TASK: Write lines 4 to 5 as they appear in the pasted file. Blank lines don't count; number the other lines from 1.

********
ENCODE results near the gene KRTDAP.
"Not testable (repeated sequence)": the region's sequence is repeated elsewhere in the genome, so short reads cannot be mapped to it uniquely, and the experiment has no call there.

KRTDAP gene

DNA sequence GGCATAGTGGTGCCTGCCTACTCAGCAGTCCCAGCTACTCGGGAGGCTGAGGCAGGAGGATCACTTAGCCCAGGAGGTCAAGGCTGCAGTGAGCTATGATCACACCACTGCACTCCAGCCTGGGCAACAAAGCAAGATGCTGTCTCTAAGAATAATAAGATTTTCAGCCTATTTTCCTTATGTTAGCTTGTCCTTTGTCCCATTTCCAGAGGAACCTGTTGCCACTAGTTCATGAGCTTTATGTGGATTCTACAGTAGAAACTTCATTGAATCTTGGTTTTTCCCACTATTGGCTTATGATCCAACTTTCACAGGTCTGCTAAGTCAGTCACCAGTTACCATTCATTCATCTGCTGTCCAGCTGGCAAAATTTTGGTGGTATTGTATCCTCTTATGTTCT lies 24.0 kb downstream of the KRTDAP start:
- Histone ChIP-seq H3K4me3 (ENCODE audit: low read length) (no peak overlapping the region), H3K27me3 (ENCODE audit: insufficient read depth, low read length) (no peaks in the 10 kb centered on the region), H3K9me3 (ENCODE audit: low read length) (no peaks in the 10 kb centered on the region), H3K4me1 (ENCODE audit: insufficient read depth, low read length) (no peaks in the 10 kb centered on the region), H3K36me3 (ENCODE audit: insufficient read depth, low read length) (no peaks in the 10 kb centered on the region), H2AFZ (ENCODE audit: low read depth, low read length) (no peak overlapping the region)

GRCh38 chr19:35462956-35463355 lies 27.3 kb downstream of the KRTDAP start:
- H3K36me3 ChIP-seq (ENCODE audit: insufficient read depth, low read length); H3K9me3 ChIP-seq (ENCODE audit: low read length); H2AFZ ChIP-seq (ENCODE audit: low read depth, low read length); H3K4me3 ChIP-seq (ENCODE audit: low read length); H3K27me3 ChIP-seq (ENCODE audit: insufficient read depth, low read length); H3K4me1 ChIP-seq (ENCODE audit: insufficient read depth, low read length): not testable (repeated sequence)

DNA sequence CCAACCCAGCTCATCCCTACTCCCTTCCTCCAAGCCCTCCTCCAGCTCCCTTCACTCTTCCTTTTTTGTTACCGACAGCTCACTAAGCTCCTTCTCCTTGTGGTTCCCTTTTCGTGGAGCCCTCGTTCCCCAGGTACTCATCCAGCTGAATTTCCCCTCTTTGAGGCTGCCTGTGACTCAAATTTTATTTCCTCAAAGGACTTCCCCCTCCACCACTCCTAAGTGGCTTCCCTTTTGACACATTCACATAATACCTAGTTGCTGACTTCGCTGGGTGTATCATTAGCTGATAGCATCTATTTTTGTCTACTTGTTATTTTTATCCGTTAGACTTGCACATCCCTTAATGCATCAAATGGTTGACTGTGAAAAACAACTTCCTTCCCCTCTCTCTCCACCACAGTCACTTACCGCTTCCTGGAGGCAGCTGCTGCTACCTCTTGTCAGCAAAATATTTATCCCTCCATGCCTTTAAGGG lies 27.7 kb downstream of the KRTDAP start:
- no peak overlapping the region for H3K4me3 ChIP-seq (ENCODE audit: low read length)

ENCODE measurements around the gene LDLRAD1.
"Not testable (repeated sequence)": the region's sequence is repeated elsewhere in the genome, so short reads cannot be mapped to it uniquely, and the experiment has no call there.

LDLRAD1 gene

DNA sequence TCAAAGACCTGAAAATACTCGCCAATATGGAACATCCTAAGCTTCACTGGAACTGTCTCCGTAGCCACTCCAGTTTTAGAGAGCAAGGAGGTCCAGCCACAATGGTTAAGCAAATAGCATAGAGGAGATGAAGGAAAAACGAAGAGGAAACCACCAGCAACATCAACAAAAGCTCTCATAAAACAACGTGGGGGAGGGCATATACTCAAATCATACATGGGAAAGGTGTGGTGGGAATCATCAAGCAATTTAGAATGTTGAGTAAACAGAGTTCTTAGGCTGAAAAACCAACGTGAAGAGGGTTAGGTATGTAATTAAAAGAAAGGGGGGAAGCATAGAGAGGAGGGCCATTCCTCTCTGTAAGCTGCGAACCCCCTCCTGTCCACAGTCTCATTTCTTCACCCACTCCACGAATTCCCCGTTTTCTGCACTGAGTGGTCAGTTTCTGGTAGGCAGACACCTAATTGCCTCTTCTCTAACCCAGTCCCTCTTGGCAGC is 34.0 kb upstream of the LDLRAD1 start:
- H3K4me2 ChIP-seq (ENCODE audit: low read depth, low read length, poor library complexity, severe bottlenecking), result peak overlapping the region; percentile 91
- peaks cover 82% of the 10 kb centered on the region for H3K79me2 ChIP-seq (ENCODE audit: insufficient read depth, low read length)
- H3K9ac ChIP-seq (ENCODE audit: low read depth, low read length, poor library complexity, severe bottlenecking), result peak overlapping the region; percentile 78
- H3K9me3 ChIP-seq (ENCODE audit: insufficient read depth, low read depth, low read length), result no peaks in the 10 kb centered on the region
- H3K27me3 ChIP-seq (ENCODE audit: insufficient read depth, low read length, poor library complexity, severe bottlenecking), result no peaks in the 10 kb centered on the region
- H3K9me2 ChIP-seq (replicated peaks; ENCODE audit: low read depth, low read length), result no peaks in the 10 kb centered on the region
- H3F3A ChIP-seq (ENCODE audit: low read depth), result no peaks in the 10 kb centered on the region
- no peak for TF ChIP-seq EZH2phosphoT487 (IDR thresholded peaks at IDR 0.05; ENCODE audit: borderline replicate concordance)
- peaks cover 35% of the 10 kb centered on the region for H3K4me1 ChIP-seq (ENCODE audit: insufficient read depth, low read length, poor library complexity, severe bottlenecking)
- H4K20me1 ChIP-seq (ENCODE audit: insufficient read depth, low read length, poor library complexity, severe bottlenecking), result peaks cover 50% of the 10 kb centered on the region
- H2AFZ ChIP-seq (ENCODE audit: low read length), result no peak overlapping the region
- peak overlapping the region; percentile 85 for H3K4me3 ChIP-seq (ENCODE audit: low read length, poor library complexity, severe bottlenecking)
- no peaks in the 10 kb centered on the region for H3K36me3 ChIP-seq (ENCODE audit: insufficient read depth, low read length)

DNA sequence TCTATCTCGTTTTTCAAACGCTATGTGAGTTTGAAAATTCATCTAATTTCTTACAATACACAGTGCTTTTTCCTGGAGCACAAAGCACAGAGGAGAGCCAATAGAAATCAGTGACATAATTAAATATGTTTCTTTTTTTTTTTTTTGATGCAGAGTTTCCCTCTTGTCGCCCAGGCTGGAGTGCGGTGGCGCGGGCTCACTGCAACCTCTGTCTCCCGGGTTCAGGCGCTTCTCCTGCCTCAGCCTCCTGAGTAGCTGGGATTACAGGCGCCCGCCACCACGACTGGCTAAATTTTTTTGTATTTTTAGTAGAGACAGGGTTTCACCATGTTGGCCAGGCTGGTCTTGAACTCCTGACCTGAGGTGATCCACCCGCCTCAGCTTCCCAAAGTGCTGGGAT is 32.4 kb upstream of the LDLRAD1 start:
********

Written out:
DNA sequence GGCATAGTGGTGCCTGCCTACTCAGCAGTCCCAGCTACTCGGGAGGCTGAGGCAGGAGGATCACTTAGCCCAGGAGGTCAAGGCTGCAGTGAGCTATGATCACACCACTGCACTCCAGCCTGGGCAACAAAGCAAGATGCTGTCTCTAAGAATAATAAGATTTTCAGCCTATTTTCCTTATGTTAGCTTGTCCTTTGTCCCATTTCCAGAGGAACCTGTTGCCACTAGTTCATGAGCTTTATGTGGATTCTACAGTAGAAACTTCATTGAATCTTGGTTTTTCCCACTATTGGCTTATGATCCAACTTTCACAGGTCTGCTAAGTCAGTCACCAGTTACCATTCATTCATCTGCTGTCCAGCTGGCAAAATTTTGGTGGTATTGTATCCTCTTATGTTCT lies 24.0 kb downstream of the KRTDAP start:
- Histone ChIP-seq H3K4me3 (ENCODE audit: low read length) (no peak overlapping the region), H3K27me3 (ENCODE audit: insufficient read depth, low read length) (no peaks in the 10 kb centered on the region), H3K9me3 (ENCODE audit: low read length) (no peaks in the 10 kb centered on the region), H3K4me1 (ENCODE audit: insufficient read depth, low read length) (no peaks in the 10 kb centered on the region), H3K36me3 (ENCODE audit: insufficient read depth, low read length) (no peaks in the 10 kb centered on the region), H2AFZ (ENCODE audit: low read depth, low read length) (no peak overlapping the region)